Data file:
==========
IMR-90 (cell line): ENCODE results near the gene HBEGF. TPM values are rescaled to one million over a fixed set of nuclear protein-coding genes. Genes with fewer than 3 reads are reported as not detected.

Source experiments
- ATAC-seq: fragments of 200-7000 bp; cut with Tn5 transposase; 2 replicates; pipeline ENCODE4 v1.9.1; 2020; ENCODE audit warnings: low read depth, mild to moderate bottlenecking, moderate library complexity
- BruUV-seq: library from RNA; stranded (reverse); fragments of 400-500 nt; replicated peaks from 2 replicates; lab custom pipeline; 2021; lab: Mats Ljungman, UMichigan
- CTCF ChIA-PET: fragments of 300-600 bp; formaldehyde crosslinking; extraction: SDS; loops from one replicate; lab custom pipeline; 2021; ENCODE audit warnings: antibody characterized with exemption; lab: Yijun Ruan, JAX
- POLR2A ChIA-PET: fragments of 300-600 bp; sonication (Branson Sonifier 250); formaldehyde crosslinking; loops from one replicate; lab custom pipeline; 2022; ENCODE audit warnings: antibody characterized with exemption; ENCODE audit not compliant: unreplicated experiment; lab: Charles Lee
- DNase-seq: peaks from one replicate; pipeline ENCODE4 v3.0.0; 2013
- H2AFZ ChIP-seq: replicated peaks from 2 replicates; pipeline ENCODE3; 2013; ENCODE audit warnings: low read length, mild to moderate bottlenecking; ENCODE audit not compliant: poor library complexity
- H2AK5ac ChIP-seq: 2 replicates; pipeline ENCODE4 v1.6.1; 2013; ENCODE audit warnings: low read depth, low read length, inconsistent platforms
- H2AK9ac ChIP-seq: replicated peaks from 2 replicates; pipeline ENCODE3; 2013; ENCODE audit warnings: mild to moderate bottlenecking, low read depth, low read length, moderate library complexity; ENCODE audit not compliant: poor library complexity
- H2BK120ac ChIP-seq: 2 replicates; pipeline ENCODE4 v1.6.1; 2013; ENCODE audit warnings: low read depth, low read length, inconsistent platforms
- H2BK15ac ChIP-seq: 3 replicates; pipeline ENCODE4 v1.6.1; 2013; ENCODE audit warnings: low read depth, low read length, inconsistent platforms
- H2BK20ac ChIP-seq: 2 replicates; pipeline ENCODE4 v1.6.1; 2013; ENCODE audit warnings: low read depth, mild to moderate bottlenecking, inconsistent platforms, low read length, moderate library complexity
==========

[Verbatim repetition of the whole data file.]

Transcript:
IMR-90 (cell line): ENCODE results near the gene HBEGF. TPM values are rescaled to one million over a fixed set of nuclear protein-coding genes. Genes with fewer than 3 reads are reported as not detected.

Source experiments
- ATAC-seq: fragments of 200-7000 bp; cut with Tn5 transposase; 2 replicates; pipeline ENCODE4 v1.9.1; 2020; ENCODE audit warnings: low read depth, mild to moderate bottlenecking, moderate library complexity
- BruUV-seq: library from RNA; stranded (reverse); fragments of 400-500 nt; replicated peaks from 2 replicates; lab custom pipeline; 2021; lab: Mats Ljungman, UMichigan
- CTCF ChIA-PET: fragments of 300-600 bp; formaldehyde crosslinking; extraction: SDS; loops from one replicate; lab custom pipeline; 2021; ENCODE audit warnings: antibody characterized with exemption; lab: Yijun Ruan, JAX
- POLR2A ChIA-PET: fragments of 300-600 bp; sonication (Branson Sonifier 250); formaldehyde crosslinking; loops from one replicate; lab custom pipeline; 2022; ENCODE audit warnings: antibody characterized with exemption; ENCODE audit not compliant: unreplicated experiment; lab: Charles Lee
- DNase-seq: peaks from one replicate; pipeline ENCODE4 v3.0.0; 2013
- H2AFZ ChIP-seq: replicated peaks from 2 replicates; pipeline ENCODE3; 2013; ENCODE audit warnings: low read length, mild to moderate bottlenecking; ENCODE audit not compliant: poor library complexity
- H2AK5ac ChIP-seq: 2 replicates; pipeline ENCODE4 v1.6.1; 2013; ENCODE audit warnings: low read depth, low read length, inconsistent platforms
- H2AK9ac ChIP-seq: replicated peaks from 2 replicates; pipeline ENCODE3; 2013; ENCODE audit warnings: mild to moderate bottlenecking, low read depth, low read length, moderate library complexity; ENCODE audit not compliant: poor library complexity
- H2BK120ac ChIP-seq: 2 replicates; pipeline ENCODE4 v1.6.1; 2013; ENCODE audit warnings: low read depth, low read length, inconsistent platforms
- H2BK15ac ChIP-seq: 3 replicates; pipeline ENCODE4 v1.6.1; 2013; ENCODE audit warnings: low read depth, low read length, inconsistent platforms
- H2BK20ac ChIP-seq: 2 replicates; pipeline ENCODE4 v1.6.1; 2013; ENCODE audit warnings: low read depth, mild to moderate bottlenecking, inconsistent platforms, low read length, moderate library complexity